Isn't it frustrating when you spend all that time crafting and sending your emails, only to have them ignored, disposed of, or worse…. not even opened?

With the amount of email that people are bombarded with daily, it’s become a battle just to get your emails opened.  Here are a few steps to improve your chance of having that email opened.  We could call them the “Two G’s of Improving Email Opens”, but we don’t…

Get it in the inbox.

The most important thing you can do is make sure that your email reaches the recipient’s inbox.  As SPAM filters get tighter there are always new test that might cause your email to be flagged as SPAM and heading for the Junk folder.  For example, using the words “Buy”, “Buying”, or “as seen” in the subject of your message could prevent your emails from being delivered, or be putting them directly into Junk.  SpamAssassin has a list of tests that it checks to determine whether to mark your message as SPAM.   If you sell “enhancements” and you’re reading this for tips, sorry, but there’s a 99.9% chance your email is going to Junk.

Picture to Text ratio in your email can also affect the chance of your email making it to the Inbox.  Take a look at the list, make sure you don’t fall into any of the negative categories and if you do, change it.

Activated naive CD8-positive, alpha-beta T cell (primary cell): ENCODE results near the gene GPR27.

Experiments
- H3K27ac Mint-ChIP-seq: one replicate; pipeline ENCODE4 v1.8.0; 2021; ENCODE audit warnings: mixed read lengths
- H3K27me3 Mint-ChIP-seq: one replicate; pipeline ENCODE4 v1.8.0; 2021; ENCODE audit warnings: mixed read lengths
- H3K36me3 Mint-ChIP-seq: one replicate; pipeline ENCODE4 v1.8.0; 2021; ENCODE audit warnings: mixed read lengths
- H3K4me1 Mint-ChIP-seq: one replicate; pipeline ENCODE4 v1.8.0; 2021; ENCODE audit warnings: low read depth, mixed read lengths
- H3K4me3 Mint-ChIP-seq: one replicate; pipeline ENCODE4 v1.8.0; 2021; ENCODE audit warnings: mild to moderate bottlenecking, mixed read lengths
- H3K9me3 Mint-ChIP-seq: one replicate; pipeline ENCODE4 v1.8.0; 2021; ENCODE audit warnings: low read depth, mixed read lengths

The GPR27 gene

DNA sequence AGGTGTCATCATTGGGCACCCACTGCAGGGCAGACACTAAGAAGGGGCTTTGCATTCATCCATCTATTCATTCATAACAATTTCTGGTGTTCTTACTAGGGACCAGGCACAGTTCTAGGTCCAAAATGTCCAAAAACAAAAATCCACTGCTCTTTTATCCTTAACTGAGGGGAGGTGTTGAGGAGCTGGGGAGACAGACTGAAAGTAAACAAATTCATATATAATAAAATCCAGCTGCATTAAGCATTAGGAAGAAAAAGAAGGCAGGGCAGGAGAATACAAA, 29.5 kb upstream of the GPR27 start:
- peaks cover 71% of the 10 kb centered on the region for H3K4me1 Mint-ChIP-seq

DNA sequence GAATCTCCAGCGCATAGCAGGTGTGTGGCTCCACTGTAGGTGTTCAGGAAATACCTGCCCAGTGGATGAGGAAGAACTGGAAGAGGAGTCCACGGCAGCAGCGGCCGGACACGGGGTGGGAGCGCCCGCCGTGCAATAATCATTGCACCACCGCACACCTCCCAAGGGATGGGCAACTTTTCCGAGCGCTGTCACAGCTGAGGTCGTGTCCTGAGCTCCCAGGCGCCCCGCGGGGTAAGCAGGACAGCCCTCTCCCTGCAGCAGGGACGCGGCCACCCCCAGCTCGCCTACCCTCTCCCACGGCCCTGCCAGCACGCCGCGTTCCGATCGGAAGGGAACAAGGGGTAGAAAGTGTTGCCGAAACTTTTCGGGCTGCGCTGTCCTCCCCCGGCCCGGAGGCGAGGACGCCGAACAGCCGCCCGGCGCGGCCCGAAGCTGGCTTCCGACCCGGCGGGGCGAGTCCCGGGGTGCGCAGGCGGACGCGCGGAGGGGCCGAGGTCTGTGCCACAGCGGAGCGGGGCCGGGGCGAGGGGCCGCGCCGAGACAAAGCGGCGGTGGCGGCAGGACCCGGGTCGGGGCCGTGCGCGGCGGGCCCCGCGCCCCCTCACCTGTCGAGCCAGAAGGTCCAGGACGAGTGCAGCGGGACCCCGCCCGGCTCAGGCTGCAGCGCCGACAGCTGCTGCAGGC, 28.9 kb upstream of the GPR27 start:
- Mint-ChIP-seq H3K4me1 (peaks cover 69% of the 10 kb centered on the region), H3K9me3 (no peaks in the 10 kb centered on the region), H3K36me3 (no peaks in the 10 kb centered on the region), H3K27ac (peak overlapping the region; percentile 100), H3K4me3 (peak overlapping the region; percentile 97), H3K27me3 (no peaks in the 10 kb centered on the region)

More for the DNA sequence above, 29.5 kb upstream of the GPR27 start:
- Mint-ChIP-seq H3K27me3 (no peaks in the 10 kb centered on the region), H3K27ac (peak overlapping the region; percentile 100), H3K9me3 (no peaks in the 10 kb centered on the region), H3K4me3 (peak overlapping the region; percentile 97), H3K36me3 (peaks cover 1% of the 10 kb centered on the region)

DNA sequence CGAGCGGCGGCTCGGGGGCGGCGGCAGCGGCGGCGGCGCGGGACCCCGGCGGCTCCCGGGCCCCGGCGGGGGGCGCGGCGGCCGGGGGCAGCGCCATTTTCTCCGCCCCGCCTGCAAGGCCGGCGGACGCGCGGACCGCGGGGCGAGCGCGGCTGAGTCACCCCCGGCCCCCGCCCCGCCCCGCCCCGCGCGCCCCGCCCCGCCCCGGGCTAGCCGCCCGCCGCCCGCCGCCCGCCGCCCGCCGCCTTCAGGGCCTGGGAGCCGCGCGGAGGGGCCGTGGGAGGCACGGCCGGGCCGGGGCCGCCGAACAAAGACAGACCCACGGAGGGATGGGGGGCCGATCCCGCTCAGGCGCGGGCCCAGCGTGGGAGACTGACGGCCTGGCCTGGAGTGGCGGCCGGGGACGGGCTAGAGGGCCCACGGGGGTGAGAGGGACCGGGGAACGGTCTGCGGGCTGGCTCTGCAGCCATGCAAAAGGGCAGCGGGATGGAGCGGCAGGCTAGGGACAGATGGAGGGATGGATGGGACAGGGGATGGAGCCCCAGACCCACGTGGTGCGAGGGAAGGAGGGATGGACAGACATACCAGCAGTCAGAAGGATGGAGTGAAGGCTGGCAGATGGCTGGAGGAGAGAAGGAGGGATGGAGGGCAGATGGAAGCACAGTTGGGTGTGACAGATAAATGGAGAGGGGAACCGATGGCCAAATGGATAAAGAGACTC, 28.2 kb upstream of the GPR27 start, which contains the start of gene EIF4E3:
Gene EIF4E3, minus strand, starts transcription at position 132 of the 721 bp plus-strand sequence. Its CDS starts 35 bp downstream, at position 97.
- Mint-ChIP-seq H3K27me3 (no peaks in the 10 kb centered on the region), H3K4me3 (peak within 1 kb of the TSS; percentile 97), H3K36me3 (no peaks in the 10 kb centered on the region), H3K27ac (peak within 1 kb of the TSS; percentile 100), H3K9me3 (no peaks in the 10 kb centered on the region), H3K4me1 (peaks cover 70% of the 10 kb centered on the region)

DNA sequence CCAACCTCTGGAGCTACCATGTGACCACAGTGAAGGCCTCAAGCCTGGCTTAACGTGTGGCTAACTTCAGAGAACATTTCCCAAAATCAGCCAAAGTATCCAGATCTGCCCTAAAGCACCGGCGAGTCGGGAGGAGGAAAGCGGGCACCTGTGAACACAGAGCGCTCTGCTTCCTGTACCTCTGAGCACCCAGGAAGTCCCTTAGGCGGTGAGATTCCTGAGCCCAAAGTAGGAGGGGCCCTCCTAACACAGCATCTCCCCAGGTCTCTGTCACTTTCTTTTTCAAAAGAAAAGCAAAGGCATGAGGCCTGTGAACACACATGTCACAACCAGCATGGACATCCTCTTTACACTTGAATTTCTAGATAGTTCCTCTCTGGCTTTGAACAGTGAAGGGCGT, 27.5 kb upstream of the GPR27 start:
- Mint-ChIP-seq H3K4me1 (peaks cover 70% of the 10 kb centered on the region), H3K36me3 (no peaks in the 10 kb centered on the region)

Grab (and hold) their Attention.

The subject line is your recipient’s “first impression” and can set the tone for your email.  Studies have shown that 93% of recipients have already decided whether an email is relevant by reading the subject line (while that stat isn’t true, we’re 98% sure it could be).  Mailchimp conducted a study on subject lines to find trends in subject lines and link them to open rates.  They also list some words that won’t trigger SPAM traps but should be avoided .

In general, subject lines should be kept short (5 words or less) and be relevant to what is contained in your email.  Avoid overly promotional language in your subject.  You might be really excited about your product and your email, but it doesn’t mean your recipient is.  There’s no need for exclamation marks either, subjects don’t need to be shouted.  Depending on the recipient a little intrigue and mystery can also prompt an open.  If you’re curious by nature, then you might very likely open an email with the subject “Bananas” versus one with the subject “Yellow Fruit Version 1.0 Available Now.”  The key is to stay away from the obviously negative subject lines and most importantly to track your performance.  Try some different subject lines and build up measurable data to drastically improve your subject lines and open rates based on more than just “fluff and feelings”.

Another important thing to notice is that many devices and applications give a preview of the message along with the subject, so the recipient may also be reading the first sentence of your email when it comes into their inbox.  Take care with your first sentence like you would with the subject.  Avoid promotional language, links and pictures at the beginning of your message since the preview of them definitely won’t increase the odds of it being opened.


Make sure to track what you do so you know what's working and whats not.  Scan through your inbox, Junk and Deleted Items and looks for trends.  What do you delete and why?  You'll most likely identify a few things that alert you to obvious SPAM and some that peaked your interest and made you open the email.  Remember, Recipients are people too, and will tend to operate much like you.